Freedom of Expression vs. Privacy: The Yukio Mishima After the Banquet Trial | FRIDAY DIGITAL

Freedom of Expression vs. Privacy: The Yukio Mishima After the Banquet Trial

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The announcement of the drama adaptation in Hollywood of the Illegal Gambling Case involving defendant Ippei Mizuhara. What does Shohei Ohtani think about it.

The illegal sports gambling scandal involving former interpreter of Shohei Ohtani, Ippei Mizuhara, is set to be produced as a TV drama series by the US production company Lionsgate, sparking discussion in Japan. While some express concerns about revisiting the incident through a drama, especially among fans of Ohtani who wish for his focus to remain on the field, Hollywood, known for its boldness, has seized upon the unprecedented Mizuhara scandal, involving the superstar Ohtani from both Japan and the US.

Lionsgate, known for its success with low-budget horror film series like “Saw” and distributing the Academy Award-winning film “La La Land” (2016) which grossed approximately $450 million worldwide, has rapidly grown in stature in the entertainment industry.

According to the Los Angeles Times, the Mizuhara drama will be spearheaded by producer Scott Delman, who has a track record of producing bold and boundary-pushing series and who recently served as an executive producer for the TV series “Station Eleven”. Albert Chen, a senior editor at “Sports Illustrated” and a contributor to MLB Network, with his book “Billion Dollar Fantasy” on sports gambling, will also play a leading role in the adaptation.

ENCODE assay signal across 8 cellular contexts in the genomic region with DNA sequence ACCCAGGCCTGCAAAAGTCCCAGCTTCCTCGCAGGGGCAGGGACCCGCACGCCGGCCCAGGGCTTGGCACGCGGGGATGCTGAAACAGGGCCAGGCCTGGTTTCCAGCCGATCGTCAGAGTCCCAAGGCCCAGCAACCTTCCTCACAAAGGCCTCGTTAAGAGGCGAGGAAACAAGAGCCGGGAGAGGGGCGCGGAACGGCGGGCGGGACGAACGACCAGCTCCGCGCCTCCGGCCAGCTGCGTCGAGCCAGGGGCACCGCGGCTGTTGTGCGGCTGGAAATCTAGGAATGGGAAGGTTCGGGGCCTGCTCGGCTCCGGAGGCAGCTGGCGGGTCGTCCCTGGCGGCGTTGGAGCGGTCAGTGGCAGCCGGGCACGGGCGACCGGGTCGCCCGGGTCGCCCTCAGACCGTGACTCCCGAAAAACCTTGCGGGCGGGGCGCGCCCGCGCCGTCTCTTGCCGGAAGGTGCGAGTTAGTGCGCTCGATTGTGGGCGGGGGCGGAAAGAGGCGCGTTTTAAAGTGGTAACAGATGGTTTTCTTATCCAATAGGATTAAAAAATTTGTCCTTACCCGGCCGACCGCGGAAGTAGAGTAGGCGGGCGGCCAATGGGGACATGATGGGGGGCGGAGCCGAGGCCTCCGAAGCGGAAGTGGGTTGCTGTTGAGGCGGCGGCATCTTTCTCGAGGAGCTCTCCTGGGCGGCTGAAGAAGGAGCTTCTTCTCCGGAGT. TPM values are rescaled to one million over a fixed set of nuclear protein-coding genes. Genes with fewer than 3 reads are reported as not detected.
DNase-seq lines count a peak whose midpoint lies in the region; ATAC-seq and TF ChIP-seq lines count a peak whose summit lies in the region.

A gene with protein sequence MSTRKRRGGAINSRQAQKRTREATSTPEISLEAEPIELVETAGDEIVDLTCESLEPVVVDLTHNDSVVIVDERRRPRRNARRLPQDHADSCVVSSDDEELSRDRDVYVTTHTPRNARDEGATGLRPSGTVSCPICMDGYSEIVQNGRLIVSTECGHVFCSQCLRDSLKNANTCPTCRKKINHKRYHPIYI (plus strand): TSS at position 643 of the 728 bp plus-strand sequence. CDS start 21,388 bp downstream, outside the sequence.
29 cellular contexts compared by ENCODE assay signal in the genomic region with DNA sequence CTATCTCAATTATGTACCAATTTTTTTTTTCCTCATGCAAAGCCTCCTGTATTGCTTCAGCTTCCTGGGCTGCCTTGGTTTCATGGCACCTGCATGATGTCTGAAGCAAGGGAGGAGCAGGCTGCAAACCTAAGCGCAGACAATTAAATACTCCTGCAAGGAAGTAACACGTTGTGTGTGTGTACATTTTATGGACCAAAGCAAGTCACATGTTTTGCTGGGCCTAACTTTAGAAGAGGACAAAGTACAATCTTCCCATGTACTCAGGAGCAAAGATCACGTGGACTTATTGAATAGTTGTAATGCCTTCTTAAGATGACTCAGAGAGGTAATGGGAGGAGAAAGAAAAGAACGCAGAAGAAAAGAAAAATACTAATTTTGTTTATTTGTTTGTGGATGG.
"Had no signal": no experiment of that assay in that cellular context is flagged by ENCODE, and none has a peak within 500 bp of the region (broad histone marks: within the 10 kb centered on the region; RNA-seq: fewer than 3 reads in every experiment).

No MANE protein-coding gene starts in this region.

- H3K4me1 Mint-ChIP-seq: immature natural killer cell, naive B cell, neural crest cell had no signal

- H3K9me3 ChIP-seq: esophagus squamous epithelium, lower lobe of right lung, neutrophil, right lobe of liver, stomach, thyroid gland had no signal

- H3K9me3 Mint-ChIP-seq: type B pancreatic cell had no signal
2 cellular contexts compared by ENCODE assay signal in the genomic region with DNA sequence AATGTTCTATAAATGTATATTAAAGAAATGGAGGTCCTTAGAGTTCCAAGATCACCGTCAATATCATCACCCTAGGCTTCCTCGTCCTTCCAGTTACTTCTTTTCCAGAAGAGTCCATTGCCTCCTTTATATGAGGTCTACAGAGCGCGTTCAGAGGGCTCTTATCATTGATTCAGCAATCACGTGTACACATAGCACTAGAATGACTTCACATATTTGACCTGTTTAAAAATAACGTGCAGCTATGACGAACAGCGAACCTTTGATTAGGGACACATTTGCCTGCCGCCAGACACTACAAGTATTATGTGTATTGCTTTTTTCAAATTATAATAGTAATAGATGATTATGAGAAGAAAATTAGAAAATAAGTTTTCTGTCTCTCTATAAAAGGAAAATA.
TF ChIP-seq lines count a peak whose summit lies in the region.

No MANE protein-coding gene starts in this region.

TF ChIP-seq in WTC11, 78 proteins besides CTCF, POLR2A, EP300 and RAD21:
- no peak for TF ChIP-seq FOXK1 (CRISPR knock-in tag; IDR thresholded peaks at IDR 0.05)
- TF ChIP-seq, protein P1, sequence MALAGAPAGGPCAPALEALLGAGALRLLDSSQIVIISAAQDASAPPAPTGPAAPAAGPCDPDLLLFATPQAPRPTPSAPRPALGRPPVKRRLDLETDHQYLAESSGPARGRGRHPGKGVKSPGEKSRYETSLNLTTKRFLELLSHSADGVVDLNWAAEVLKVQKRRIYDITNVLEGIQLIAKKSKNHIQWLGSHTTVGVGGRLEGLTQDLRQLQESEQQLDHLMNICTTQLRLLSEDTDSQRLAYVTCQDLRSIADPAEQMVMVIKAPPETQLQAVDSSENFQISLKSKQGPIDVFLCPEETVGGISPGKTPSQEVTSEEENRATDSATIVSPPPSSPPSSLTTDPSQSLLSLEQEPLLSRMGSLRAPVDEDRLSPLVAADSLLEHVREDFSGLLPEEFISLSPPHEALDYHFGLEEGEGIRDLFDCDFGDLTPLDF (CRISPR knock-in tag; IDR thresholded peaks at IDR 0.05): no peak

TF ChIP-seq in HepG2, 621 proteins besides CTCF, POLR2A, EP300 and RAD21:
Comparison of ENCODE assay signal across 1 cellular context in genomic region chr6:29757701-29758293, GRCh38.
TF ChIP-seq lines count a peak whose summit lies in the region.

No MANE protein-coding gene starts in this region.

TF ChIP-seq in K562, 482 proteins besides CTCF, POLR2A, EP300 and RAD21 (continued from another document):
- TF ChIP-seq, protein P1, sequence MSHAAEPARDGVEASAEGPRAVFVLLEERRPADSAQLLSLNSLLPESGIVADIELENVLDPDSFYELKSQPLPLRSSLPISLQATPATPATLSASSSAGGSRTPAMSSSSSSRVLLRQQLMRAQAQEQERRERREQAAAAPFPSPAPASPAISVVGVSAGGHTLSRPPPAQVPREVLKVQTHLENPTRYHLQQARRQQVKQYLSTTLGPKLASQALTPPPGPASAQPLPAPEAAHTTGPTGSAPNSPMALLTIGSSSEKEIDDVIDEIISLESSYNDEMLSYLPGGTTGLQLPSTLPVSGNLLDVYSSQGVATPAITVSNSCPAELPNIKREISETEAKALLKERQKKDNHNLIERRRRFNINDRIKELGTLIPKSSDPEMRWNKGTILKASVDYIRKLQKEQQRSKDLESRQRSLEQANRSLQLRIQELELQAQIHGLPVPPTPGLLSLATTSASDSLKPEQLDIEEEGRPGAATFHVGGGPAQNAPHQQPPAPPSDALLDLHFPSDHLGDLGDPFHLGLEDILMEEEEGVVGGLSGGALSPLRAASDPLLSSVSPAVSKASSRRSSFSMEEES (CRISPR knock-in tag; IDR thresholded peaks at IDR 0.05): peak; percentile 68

Delman expressed confidence, stating, “Lionsgate Television, with its track record of creating bold, boundary-pushing series, is the perfect partner to bring this incredible story to the screen.”

Mr. Delman said.

Albert Chen also stated, 

“Since Pete Rose, this is the biggest sports gambling scandal in Major League Baseball, with the biggest star player at its center.” 

And added, 

“We will delve into the heart of the story. It’s a tale of trust, betrayal, and the pitfalls of wealth and fame.” 

His comments reflect a serious intent.

However, while the adaptation of the Mizuhara incident into a drama seems likely, it’s improbable that players like Ohtani or the Dodgers would authorize such a production. Even if permission were obtained, there could be constraints on expression. Nonetheless, portraying events like this in documentaries or dramas is generally considered within the realm of freedom of expression even without the consent of the involved parties.

It’s common practice to use pseudonyms and fictionalize events based on true stories in such adaptations. 


However, even with anonymity, characters can be identifiable. In the case of the Mizuhara incident, as long as the portrayal sticks to factual premises and avoids defamation or infringement of rights like privacy or image rights, there shouldn’t be significant issues. Regarding the incident itself, the details are recorded in the prosecution’s indictment, and it’s worth noting that there is no copyright on an indictment.